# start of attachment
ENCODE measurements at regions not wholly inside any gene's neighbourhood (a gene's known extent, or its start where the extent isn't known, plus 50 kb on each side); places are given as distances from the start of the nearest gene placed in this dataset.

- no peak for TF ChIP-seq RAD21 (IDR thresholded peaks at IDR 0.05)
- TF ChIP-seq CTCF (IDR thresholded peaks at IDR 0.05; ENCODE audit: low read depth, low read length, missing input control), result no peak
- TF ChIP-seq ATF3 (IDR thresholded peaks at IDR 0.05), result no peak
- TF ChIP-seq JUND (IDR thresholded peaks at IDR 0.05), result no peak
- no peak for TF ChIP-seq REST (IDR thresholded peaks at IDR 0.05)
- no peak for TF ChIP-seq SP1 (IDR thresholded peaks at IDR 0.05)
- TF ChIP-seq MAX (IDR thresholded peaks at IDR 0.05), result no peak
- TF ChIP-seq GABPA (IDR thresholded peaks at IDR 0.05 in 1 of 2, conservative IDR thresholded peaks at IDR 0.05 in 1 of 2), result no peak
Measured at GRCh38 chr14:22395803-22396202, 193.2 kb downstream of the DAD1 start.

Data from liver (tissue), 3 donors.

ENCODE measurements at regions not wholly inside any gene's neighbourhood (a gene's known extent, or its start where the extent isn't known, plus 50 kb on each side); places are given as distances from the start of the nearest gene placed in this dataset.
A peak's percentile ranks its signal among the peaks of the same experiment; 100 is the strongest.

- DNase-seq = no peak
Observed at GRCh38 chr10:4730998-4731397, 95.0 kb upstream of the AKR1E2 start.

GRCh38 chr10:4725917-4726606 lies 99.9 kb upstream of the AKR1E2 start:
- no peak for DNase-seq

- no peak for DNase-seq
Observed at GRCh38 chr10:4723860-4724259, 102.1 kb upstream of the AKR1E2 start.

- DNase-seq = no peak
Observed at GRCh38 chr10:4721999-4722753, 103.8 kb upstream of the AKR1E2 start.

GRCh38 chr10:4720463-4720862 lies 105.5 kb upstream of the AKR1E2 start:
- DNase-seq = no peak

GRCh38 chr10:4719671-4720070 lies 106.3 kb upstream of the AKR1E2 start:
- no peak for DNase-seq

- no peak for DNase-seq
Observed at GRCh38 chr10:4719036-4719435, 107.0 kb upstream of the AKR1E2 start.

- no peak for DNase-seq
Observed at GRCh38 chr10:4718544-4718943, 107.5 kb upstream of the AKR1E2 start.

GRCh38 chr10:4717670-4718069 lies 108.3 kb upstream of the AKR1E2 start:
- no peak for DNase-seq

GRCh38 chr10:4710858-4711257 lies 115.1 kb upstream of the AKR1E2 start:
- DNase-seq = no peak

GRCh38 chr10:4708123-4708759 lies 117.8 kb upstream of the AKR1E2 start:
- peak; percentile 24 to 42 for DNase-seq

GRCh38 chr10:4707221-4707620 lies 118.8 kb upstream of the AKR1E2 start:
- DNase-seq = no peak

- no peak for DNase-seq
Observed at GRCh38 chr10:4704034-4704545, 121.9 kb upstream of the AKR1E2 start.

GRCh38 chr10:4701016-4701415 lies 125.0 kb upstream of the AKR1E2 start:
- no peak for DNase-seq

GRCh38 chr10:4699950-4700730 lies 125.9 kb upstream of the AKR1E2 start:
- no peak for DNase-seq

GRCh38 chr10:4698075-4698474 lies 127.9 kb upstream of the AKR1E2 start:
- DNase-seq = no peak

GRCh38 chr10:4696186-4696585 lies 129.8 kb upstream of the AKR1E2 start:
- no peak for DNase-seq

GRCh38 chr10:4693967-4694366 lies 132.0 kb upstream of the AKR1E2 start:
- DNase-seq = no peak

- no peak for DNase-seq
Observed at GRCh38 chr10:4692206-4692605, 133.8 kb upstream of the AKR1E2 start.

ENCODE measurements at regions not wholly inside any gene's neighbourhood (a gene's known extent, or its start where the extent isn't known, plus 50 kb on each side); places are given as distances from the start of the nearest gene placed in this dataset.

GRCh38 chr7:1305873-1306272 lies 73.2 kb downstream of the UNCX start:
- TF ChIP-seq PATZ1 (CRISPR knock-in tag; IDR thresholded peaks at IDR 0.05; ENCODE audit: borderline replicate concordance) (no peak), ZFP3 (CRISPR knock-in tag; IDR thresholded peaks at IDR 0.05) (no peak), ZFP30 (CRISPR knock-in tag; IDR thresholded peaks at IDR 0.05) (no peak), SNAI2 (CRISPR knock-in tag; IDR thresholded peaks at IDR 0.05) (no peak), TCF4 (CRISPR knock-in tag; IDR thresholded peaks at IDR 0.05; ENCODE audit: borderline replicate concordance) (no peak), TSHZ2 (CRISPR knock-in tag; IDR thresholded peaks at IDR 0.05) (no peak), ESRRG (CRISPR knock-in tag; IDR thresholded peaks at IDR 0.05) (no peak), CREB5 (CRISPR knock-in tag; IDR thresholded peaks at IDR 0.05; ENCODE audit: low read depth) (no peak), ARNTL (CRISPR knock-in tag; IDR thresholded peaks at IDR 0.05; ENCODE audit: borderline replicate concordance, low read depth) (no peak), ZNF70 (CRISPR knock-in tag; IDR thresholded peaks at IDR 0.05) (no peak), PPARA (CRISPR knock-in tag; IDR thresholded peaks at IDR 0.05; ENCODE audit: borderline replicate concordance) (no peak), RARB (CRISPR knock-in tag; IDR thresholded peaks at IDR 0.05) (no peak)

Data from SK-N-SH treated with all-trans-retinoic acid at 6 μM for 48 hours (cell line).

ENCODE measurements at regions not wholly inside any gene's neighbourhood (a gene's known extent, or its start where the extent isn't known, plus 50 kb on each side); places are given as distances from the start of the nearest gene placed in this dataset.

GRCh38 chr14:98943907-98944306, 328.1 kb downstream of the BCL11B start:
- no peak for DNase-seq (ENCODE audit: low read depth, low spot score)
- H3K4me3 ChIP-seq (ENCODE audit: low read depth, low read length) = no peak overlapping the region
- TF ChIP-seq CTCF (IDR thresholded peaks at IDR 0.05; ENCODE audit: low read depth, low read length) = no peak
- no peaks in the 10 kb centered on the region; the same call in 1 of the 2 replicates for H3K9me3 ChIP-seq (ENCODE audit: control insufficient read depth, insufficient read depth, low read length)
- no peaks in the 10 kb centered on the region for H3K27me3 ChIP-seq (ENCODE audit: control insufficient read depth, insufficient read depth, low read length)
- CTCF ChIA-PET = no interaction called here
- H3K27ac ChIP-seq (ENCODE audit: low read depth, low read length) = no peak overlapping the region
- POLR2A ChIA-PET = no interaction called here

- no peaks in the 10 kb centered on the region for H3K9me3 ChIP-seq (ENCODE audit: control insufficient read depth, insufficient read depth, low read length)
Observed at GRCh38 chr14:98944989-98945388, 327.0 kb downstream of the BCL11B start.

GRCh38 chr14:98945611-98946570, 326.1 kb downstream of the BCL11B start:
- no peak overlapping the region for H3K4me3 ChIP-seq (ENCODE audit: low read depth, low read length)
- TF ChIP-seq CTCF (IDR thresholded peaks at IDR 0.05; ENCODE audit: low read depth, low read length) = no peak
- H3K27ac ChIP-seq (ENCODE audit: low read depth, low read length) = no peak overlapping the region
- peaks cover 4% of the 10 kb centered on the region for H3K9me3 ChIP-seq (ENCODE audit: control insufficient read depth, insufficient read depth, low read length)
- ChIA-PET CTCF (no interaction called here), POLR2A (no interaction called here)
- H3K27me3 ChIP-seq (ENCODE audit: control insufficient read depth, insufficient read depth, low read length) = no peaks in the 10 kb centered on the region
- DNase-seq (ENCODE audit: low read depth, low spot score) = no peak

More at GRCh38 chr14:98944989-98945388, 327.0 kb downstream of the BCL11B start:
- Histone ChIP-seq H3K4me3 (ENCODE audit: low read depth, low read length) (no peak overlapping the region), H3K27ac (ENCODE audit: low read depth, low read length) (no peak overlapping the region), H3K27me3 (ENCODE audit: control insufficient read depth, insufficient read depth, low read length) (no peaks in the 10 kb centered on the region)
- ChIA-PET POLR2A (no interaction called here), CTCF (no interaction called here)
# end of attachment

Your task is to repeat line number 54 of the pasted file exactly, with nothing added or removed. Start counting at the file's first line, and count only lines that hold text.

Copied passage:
- TF ChIP-seq PATZ1 (CRISPR knock-in tag; IDR thresholded peaks at IDR 0.05; ENCODE audit: borderline replicate concordance) (no peak), ZFP3 (CRISPR knock-in tag; IDR thresholded peaks at IDR 0.05) (no peak), ZFP30 (CRISPR knock-in tag; IDR thresholded peaks at IDR 0.05) (no peak), SNAI2 (CRISPR knock-in tag; IDR thresholded peaks at IDR 0.05) (no peak), TCF4 (CRISPR knock-in tag; IDR thresholded peaks at IDR 0.05; ENCODE audit: borderline replicate concordance) (no peak), TSHZ2 (CRISPR knock-in tag; IDR thresholded peaks at IDR 0.05) (no peak), ESRRG (CRISPR knock-in tag; IDR thresholded peaks at IDR 0.05) (no peak), CREB5 (CRISPR knock-in tag; IDR thresholded peaks at IDR 0.05; ENCODE audit: low read depth) (no peak), ARNTL (CRISPR knock-in tag; IDR thresholded peaks at IDR 0.05; ENCODE audit: borderline replicate concordance, low read depth) (no peak), ZNF70 (CRISPR knock-in tag; IDR thresholded peaks at IDR 0.05) (no peak), PPARA (CRISPR knock-in tag; IDR thresholded peaks at IDR 0.05; ENCODE audit: borderline replicate concordance) (no peak), RARB (CRISPR knock-in tag; IDR thresholded peaks at IDR 0.05) (no peak)